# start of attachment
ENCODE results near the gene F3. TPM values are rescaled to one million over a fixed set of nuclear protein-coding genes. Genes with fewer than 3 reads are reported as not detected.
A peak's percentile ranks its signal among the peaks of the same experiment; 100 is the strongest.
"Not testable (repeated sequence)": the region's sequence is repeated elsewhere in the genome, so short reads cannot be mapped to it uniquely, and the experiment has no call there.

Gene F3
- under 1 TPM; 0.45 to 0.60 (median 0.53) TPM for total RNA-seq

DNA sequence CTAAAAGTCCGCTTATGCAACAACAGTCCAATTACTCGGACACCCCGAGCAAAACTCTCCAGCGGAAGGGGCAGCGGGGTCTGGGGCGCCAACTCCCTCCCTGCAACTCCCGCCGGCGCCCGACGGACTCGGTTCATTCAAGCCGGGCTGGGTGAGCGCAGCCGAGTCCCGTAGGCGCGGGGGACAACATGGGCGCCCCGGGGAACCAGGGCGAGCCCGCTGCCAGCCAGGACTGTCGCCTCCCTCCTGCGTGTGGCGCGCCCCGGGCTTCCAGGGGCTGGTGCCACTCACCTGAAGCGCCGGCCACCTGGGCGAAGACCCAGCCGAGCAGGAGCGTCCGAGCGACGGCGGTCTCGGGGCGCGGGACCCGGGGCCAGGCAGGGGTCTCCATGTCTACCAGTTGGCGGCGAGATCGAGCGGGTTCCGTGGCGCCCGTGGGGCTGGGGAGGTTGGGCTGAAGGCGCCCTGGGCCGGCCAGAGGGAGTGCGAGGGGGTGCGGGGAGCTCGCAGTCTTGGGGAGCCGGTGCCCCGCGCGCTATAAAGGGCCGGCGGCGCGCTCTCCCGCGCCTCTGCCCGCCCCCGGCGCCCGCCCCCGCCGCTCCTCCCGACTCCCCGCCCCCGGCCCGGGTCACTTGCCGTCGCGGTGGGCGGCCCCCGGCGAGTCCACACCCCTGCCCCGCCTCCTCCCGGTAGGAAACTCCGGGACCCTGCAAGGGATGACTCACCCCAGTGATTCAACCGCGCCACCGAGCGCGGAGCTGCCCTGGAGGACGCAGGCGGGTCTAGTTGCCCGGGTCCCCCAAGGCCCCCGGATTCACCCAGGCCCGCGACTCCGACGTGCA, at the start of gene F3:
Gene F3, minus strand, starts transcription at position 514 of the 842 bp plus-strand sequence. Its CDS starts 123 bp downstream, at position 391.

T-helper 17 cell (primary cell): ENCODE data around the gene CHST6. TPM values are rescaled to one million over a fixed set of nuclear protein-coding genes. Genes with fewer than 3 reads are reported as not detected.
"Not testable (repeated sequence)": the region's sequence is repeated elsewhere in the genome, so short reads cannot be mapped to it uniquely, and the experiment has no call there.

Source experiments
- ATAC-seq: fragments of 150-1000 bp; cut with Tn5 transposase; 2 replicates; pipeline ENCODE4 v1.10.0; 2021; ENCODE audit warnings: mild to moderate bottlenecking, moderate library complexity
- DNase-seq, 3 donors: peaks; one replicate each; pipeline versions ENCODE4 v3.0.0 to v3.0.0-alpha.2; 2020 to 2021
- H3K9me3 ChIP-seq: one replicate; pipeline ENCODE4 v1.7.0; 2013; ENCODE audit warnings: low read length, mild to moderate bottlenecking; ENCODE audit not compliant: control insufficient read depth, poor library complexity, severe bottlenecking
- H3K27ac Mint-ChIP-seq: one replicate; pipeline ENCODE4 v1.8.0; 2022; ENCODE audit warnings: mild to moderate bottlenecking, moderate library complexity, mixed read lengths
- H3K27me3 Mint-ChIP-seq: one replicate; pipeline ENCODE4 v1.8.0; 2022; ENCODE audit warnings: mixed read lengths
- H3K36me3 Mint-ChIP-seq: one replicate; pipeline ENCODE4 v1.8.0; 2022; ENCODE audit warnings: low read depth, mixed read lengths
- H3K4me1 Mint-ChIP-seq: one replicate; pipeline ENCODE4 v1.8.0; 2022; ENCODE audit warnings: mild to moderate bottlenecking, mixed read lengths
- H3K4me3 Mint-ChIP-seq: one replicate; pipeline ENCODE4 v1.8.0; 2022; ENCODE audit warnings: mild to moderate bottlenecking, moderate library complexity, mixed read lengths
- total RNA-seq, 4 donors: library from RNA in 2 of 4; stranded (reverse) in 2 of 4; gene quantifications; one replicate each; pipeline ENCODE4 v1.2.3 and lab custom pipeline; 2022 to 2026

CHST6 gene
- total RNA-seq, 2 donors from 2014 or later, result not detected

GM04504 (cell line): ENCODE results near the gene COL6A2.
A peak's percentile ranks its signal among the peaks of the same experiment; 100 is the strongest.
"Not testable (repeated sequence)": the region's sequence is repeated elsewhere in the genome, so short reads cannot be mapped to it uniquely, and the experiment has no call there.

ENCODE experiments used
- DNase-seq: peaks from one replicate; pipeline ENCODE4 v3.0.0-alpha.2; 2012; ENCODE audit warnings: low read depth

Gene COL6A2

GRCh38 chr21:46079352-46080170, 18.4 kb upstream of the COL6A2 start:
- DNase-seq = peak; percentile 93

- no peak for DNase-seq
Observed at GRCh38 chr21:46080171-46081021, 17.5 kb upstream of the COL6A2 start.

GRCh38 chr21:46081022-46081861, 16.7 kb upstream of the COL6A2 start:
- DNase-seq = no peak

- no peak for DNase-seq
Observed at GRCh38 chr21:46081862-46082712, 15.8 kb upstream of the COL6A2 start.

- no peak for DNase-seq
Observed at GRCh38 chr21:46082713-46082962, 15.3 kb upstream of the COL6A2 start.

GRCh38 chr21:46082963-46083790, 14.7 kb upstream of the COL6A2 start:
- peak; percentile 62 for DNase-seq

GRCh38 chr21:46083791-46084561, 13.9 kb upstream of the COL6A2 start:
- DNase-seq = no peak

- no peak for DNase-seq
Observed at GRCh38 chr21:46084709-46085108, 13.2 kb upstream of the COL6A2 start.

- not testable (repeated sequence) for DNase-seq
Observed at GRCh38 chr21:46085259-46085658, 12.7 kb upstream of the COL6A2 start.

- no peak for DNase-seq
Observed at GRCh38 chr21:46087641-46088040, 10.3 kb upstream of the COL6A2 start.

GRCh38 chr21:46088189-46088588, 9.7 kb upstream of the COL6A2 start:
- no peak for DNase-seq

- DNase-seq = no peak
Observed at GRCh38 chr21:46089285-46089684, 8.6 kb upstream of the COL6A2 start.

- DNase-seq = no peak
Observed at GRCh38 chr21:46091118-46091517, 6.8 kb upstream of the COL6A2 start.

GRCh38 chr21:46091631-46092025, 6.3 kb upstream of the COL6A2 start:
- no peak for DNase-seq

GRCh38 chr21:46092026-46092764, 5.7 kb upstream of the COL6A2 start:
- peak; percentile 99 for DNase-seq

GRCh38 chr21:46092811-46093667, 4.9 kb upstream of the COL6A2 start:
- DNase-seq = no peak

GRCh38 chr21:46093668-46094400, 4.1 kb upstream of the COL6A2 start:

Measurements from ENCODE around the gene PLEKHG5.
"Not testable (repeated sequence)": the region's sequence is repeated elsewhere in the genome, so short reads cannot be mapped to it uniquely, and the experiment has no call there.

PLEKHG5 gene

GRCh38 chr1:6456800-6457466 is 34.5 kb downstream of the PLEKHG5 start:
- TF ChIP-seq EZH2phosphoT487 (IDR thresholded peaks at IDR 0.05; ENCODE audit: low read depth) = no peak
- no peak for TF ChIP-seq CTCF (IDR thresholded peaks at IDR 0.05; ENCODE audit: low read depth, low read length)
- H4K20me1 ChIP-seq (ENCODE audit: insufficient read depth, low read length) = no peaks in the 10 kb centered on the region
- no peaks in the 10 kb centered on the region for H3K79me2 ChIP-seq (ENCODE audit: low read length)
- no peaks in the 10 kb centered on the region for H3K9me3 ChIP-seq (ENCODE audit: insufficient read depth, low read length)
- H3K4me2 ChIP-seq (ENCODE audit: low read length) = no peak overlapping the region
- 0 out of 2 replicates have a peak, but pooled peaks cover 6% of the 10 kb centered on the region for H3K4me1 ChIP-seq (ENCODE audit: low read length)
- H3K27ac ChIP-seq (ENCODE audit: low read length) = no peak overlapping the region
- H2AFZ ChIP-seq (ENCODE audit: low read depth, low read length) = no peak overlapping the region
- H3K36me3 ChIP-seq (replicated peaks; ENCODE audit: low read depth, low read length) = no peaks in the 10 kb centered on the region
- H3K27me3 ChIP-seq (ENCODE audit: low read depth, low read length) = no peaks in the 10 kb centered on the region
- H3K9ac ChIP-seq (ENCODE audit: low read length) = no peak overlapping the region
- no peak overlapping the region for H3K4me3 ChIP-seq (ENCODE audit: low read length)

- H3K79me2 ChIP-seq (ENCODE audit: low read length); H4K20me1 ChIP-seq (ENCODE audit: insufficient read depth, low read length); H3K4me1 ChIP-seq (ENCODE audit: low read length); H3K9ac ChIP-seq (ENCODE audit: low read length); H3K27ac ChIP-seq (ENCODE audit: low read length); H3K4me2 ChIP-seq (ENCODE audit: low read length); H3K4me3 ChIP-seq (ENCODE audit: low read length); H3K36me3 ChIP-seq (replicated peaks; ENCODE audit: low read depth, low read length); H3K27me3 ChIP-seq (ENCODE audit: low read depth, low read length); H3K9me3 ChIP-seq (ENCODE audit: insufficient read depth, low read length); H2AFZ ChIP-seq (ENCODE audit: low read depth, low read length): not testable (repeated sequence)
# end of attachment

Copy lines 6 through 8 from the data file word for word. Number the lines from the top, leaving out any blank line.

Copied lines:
DNA sequence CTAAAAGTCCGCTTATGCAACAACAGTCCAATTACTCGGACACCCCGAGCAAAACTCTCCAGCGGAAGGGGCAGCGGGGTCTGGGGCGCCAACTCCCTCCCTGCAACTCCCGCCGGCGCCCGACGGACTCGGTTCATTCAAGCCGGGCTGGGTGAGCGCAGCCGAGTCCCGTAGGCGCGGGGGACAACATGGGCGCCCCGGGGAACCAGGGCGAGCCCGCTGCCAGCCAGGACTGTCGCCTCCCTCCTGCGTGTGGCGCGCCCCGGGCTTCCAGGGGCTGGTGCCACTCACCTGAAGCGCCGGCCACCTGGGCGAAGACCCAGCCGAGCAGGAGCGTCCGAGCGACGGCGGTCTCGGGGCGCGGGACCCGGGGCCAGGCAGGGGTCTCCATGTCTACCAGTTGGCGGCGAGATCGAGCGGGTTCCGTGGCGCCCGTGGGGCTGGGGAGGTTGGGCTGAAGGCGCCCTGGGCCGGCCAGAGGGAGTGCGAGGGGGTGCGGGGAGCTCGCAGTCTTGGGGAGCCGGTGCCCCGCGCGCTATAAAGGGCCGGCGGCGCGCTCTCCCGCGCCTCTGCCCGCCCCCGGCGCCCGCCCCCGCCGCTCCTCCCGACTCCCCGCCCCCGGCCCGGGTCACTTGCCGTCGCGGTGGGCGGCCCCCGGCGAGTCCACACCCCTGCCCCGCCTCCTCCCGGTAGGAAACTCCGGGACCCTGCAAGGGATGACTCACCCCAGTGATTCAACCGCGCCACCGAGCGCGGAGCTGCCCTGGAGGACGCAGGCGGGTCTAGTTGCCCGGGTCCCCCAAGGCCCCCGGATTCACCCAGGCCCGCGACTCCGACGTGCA, at the start of gene F3:
Gene F3, minus strand, starts transcription at position 514 of the 842 bp plus-strand sequence. Its CDS starts 123 bp downstream, at position 391.

T-helper 17 cell (primary cell): ENCODE data around the gene CHST6. TPM values are rescaled to one million over a fixed set of nuclear protein-coding genes. Genes with fewer than 3 reads are reported as not detected.